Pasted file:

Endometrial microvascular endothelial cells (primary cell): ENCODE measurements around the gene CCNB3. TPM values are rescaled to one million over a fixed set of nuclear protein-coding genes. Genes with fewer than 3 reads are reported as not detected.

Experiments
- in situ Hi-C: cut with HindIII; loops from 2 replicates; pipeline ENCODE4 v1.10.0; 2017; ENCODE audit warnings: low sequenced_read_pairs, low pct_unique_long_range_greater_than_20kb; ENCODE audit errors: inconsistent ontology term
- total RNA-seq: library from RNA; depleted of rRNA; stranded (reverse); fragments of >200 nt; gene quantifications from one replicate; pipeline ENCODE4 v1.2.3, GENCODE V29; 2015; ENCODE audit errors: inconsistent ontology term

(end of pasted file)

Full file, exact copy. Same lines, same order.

Endometrial microvascular endothelial cells (primary cell): ENCODE measurements around the gene CCNB3. TPM values are rescaled to one million over a fixed set of nuclear protein-coding genes. Genes with fewer than 3 reads are reported as not detected.

Experiments
- in situ Hi-C: cut with HindIII; loops from 2 replicates; pipeline ENCODE4 v1.10.0; 2017; ENCODE audit warnings: low sequenced_read_pairs, low pct_unique_long_range_greater_than_20kb; ENCODE audit errors: inconsistent ontology term
- total RNA-seq: library from RNA; depleted of rRNA; stranded (reverse); fragments of >200 nt; gene quantifications from one replicate; pipeline ENCODE4 v1.2.3, GENCODE V29; 2015; ENCODE audit errors: inconsistent ontology term